Education is important for the leaders and the employees, because many of them may not understand that transformational leadership really entails (Spillane, et al., 2004). Even if they have heard the term, they may not be clear on what will change and how it will make the company work better. Once they understand the value of it, most people will be on board with the changes. Those changes can be made even while the company is up and running. The way to do this is through gradual implementation of various changes that will make the company more transformational and less transactional. This is not an overnight process, and will take months to carry out. However, as employees see positive changes being made, they will be more likely to work harder in order to see even more positive changes take place (Chemers, 1997). That will keep the entire project moving forward.

Conclusion

Wal-Mart is an excellent company in many ways. It provides a lot of jobs in towns where it opens stores, and many other people work in warehousing, shipping, and distribution for the company. It gives back to the communities in which it is located, as well, and people who may not otherwise be able to afford certain things find that they can purchase them because they are affordable at Wal-Mart. However, the way the company treats its employee stakeholders leaves much to be desired. The working conditions and hours can be poor, and there are no benefits. Additionally, the company does not pay well for what it demands of its employees. That is a serious concern, and one that both employees and advocacy groups have been outspoken about in the past. There are great opportunities in the future for Wal-Mart, though, and these would be magnified if the company would make some changes to its leadership. Moving from transactional to transformational leadership would allow the company to give back much more to its employees and to its customers.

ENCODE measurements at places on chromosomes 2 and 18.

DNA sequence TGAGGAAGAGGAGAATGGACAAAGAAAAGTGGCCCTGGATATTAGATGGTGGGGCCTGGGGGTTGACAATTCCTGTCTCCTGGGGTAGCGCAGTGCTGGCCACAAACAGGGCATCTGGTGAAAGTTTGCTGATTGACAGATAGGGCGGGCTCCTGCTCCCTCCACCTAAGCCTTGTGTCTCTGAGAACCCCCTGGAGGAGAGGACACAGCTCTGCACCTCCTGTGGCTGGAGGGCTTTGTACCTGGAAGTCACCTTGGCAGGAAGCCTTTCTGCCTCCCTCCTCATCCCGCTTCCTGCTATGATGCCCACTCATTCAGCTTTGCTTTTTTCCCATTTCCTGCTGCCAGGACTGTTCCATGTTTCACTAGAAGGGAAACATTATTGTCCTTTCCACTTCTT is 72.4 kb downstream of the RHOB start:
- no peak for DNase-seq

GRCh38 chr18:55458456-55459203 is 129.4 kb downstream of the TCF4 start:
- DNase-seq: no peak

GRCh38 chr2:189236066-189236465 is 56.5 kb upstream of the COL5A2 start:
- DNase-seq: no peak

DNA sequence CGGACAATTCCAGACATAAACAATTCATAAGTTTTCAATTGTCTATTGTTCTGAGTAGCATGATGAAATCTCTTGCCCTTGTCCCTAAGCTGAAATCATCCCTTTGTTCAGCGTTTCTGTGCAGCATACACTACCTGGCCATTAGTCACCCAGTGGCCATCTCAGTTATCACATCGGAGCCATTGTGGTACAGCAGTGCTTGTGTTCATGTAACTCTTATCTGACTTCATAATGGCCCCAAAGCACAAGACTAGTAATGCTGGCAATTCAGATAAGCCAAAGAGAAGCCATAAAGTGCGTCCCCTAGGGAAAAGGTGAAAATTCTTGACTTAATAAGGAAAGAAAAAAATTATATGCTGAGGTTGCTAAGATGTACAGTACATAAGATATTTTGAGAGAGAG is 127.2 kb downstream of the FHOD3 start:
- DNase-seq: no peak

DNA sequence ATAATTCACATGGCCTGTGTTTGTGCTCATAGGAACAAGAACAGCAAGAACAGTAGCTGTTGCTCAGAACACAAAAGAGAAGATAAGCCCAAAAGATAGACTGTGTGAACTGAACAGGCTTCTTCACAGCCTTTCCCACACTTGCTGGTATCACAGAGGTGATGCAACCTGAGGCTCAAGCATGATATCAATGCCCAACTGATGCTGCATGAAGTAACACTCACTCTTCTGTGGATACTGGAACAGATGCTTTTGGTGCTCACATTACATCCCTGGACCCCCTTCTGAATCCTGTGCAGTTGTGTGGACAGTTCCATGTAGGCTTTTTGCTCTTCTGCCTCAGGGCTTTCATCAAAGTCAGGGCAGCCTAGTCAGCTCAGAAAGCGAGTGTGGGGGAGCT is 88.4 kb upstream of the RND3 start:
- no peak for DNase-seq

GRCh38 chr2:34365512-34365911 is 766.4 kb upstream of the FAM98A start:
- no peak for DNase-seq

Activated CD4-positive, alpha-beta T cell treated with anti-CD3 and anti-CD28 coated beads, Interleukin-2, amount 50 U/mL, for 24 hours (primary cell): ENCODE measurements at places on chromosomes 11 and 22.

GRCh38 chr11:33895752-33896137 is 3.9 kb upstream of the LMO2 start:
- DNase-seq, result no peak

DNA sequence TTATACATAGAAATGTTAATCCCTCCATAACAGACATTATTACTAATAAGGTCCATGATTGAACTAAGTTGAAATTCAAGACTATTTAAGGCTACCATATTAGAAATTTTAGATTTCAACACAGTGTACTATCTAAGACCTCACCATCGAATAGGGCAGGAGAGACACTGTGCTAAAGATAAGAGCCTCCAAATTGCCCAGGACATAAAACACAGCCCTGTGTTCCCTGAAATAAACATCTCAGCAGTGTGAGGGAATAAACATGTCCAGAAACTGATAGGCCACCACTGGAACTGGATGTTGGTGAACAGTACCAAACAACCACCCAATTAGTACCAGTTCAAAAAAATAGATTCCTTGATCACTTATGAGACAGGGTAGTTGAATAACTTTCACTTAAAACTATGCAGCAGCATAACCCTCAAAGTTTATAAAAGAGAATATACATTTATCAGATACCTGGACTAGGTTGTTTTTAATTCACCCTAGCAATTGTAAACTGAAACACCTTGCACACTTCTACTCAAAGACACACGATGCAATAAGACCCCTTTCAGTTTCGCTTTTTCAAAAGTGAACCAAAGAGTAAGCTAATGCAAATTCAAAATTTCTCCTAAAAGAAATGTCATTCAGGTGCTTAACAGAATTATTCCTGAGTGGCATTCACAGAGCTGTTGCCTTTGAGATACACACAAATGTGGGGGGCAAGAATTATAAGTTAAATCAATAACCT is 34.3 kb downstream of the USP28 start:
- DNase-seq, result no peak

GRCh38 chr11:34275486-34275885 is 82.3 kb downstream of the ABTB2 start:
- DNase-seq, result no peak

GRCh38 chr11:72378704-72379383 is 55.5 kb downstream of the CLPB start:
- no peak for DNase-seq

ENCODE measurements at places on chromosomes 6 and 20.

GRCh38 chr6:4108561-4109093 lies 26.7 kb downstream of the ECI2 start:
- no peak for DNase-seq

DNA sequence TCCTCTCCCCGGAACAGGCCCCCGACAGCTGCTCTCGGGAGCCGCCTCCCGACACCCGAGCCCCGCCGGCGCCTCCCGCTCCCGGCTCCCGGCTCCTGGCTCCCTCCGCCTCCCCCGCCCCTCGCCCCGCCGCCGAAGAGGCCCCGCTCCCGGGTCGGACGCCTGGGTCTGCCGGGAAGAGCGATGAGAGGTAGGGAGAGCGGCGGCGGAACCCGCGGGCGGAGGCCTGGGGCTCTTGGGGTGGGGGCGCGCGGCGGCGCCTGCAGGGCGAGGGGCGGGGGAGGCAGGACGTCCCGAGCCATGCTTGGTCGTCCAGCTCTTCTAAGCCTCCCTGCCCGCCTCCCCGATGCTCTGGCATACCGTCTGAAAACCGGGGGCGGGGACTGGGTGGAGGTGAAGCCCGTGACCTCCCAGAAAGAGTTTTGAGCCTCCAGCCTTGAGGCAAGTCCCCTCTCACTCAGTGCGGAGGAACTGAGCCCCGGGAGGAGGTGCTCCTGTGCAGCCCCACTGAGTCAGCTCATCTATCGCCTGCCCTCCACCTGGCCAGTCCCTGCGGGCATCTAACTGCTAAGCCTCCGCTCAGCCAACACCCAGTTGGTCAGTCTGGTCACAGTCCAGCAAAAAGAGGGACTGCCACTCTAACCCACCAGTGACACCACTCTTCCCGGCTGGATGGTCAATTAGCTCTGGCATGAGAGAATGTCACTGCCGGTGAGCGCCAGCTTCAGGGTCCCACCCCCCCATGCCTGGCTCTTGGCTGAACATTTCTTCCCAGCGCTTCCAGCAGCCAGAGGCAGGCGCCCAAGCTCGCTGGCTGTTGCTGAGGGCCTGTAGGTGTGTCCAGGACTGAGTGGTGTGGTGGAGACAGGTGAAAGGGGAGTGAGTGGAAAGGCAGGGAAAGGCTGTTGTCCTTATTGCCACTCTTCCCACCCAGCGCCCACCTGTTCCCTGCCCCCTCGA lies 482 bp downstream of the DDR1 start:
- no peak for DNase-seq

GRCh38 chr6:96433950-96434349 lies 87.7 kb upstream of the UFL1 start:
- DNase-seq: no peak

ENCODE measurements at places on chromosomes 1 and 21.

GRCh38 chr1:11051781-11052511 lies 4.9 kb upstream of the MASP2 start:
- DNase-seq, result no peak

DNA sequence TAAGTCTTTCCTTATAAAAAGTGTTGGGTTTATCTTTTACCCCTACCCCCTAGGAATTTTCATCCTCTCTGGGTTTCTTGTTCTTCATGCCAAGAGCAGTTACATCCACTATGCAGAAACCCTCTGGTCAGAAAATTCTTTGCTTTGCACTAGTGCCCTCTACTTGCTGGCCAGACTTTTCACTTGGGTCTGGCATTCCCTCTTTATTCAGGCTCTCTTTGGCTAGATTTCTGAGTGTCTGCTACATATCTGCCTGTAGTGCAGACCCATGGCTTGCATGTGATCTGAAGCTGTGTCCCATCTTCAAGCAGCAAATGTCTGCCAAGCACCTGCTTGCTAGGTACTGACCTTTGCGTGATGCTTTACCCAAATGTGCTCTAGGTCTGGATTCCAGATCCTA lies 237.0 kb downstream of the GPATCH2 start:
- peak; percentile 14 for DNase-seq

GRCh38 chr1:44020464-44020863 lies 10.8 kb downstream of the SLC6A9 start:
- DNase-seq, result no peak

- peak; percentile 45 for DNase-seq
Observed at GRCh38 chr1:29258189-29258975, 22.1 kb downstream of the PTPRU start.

Businesses have to make money, but when profits become too much of a focus there is a lack of attention to the employees who helped the company create those profits. Rewarding these employees by seeing them as part of the team and listening to their ideas could keep them much more loyal to the company. It could also provide Wal-Mart with great ideas they can use to provide even more value to their customers and investors. That would raise the value of the company and allow the employees to reap those benefits. Everyone wins in that type of situation, which is one Wal-Mart should more carefully consider. While not easy for a large company to make significant leadership changes, the transition can be one that will bring increased value to many groups of people.

References

Chemers, M. (1997) An integrative theory of leadership. NY: Lawrence Erlbaum Associates, Publishers.

Hackman, M. & Johnson, C. (2009). Leadership: A communication perspective. Long Grove, IL: Waveland Press, Inc.

Hughes, R.L., Ginnett, R.C., & Curphy, G.J. (2012). Leadership: Enhancing the lessons of experience. (7th ed.). New York, NY: McGraw-Hill Irwin.

Spillane, J.P., Diamond,… [END OF PREVIEW]

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Organizational Transformation and Leadership.  (2014, March 2).  Retrieved April 22, 2019, from https://www.essaytown.com/subjects/paper/organizational-transformation-leadership/1923519

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"Organizational Transformation and Leadership."  Essaytown.com.  March 2, 2014.  Accessed April 22, 2019.
https://www.essaytown.com/subjects/paper/organizational-transformation-leadership/1923519.